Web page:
Rebel Intrapreneurs use the Strategyzer Business Model Canvas FigJam template to turn possibilities into plans. Learn about the business model canvas FigJam template here and Try FigJam for free: https://psxid.figma.com/d8auy7
As I was doing some research around career planning tools, I came across this article from Indeed called, 7 Tools to Plan Your Career the Right Way. The article lists 7 useful tools:
Career planning process
Not bad. Not great either. I look at this list and find myself asking, “How is this list useful?” I do a SWOT Analysis on myself. Then what?
I think of career tools a bit differently. Tools that are useful, specific to my needs, and appropriate for the right stage in my career.
Most careers progress through four stages.
Phase 1: Landing a job
Phase 2: Progressing in a job
Phase 3: Getting promoted
Phase 4: Transitioning to new career or function
We could add a fifth phase for people who start their own business, but those people then become entrepreneurs and have no further need for Rebel Intrapreneur. So we will leave that phase out.
In each of the above four phases, there is some level of career planning and execution that occurs with varying degrees. Some planning is deliberate, intentional, and in-depth. Some planning is a lot more spontaneous and opportunistic.
The main point I want to make is that at each stage of our careers, we have different decisions to make and these decisions require different levels of thinking.
Let me show you what I mean. Here is a list of tools that I think is useful:
Business Model Canvas
Goal setting framework
Personal productivity system
Customer value / research tool
Each of the tools are useful in the context of a specific need and career stage. Some are useful in multiple career stages. For example, for starting anything new, one should use the business model canvas and the 90-day plan. For progressing in a current role, a goal setting framework, cadence system, and personal productivity system are necessary.
Just two examples.
The point is that you need a tool for the job, so you are always ready.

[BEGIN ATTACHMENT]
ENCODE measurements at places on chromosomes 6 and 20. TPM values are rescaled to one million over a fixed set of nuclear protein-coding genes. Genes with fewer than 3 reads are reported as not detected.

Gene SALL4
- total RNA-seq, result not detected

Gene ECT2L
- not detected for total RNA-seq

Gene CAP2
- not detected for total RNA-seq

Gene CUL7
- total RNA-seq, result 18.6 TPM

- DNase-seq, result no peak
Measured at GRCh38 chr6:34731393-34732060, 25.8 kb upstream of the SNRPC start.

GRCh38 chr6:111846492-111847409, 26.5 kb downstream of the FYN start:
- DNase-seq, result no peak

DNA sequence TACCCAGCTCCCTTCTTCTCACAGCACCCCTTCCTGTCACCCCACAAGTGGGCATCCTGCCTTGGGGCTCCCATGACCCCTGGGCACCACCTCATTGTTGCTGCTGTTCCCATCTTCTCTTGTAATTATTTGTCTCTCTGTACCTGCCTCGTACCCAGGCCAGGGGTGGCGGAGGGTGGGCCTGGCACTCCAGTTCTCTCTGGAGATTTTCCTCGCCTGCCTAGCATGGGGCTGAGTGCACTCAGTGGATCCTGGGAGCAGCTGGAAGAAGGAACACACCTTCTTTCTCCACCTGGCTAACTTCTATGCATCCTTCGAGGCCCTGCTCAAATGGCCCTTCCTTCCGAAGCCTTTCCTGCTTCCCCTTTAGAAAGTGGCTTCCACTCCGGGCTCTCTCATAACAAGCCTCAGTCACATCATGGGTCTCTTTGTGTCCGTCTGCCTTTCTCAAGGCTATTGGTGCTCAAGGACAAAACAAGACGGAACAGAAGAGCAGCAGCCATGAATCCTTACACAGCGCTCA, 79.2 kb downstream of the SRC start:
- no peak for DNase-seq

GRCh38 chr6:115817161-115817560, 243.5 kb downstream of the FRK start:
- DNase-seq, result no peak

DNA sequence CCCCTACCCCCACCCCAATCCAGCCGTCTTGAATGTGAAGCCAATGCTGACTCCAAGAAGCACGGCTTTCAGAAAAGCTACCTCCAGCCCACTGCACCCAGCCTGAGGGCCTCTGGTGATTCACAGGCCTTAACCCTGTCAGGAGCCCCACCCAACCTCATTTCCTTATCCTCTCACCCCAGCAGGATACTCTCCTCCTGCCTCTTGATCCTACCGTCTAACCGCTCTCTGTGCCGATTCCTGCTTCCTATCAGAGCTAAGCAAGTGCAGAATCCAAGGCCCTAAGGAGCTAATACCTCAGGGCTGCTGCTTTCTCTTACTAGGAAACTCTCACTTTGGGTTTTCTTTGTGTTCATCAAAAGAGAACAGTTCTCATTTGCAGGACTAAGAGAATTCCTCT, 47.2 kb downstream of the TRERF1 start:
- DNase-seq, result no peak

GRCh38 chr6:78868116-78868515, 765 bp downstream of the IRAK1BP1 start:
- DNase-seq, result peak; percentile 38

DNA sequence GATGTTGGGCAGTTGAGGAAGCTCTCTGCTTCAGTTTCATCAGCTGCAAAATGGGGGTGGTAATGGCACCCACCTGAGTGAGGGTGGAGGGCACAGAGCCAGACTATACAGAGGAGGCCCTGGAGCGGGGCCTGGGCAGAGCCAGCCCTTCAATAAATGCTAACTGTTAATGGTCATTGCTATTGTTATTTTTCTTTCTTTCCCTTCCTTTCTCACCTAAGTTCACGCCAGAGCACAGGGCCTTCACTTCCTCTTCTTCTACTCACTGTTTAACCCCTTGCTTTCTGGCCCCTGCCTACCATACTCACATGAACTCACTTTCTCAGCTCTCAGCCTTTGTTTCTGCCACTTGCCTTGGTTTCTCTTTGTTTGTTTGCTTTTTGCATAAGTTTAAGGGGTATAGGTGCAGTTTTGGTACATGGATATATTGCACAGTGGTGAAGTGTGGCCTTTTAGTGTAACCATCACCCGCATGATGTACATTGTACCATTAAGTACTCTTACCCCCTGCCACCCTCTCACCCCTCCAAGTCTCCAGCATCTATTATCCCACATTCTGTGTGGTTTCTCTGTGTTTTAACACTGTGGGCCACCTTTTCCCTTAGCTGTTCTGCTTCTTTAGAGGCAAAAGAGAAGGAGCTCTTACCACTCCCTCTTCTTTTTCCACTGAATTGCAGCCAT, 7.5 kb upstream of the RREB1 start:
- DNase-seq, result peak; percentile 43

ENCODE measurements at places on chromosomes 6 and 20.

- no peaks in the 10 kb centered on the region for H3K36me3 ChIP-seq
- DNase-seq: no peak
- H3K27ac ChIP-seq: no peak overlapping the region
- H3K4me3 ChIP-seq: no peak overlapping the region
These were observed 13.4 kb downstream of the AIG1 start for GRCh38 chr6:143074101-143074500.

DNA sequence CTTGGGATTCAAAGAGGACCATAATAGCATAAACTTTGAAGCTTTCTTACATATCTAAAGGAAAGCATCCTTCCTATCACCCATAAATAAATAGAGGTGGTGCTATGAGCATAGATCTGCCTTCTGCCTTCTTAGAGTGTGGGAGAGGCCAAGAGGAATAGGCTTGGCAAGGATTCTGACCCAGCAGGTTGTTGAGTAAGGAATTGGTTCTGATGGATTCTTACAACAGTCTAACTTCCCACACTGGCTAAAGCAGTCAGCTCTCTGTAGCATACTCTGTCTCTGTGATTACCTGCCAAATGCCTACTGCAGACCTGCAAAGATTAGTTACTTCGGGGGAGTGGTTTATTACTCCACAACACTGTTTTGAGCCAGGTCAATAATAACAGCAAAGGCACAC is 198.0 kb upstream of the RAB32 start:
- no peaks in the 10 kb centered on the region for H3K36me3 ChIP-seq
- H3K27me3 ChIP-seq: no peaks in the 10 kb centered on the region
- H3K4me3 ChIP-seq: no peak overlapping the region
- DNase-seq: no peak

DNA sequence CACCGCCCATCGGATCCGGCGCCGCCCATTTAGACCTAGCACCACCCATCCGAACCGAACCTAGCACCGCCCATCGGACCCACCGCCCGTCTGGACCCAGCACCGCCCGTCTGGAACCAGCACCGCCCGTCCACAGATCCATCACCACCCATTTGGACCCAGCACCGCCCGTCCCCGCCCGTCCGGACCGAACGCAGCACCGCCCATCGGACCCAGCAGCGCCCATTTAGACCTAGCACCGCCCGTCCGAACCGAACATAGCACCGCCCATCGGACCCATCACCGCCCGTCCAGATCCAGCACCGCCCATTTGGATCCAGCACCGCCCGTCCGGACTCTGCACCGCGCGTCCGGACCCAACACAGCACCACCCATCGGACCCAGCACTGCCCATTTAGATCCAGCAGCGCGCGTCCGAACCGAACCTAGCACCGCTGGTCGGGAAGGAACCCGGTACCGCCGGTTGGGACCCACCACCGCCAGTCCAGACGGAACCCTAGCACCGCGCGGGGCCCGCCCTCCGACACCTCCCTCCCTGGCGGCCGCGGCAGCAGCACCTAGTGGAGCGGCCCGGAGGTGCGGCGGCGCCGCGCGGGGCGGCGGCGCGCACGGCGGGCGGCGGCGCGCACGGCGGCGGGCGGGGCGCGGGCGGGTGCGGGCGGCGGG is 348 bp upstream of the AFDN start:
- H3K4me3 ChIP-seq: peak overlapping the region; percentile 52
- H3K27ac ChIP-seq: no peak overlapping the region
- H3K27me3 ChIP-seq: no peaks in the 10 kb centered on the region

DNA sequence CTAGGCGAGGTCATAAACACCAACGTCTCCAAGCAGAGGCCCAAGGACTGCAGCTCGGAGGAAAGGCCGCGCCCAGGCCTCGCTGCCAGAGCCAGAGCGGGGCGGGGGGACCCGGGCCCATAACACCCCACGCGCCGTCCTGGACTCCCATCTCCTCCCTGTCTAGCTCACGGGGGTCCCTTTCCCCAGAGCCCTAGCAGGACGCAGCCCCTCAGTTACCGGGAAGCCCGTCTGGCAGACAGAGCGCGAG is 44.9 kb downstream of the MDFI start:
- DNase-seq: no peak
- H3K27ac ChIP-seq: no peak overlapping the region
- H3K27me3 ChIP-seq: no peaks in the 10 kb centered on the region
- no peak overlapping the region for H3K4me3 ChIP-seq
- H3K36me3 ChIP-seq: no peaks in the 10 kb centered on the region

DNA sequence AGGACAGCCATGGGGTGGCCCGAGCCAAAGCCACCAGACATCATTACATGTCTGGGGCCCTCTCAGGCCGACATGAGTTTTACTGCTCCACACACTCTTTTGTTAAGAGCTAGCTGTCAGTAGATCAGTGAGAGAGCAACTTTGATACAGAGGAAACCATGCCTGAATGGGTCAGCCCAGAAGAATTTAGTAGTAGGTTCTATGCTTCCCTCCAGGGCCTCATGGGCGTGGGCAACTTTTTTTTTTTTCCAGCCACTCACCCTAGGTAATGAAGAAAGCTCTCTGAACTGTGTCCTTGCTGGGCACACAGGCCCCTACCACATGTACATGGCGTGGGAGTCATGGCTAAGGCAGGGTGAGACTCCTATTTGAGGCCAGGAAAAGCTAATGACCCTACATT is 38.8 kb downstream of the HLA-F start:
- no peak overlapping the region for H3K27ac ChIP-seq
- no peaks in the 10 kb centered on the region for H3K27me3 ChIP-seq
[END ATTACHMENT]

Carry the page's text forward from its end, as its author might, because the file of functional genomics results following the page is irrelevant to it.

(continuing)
Let’s go through each of these tools in summary, so you can figure out what tools you need to learn.
Business model canvas
Instead of doing a generic SWOT analysis, a business model canvas is a specific way to design a career (or a new program, product, or project at work) because it considers what you do, the value you deliver, who it's for, and how you deliver that value. It is also useful in re-designing a career. I have used it to both redesign my career and make career transitions. It is quite useful. In fact, I think it’s a required tool for Rebel Intrapreneurs in all four stages of a career.
Everyone needs a 90-day plan template. Period. For starting a new job. New project. New anything. We need a way to plan out the first 90 days of any new endeavor. Why? Two reasons: 1) to think through the first 90 days and provide clarity for ourselves on what we should do; and 2) establish the quick wins we need to deliver in those critical first 90 days. Go find a 90-day plan template. Deb Liu, CEO of Ancestry has a good one on her Substack newsletter, Perspectives. The popular book, The First 90 Days (affiliate link, if you’d like to support the show). I found The New Leader’s 100-Day Action Plan (affiliate link) more useful. Search for “90-Day Plan template” and find one that you like.
Goal setting framework
Don’t take this for granted. Find, learn, and use a goal setting framework that works for you. There are many. Get one. Even if you have to use the goal setting process that your company uses, if you use the one you are most comfortable with, you will be more confident in your goals and it will certainly help you use the process at work.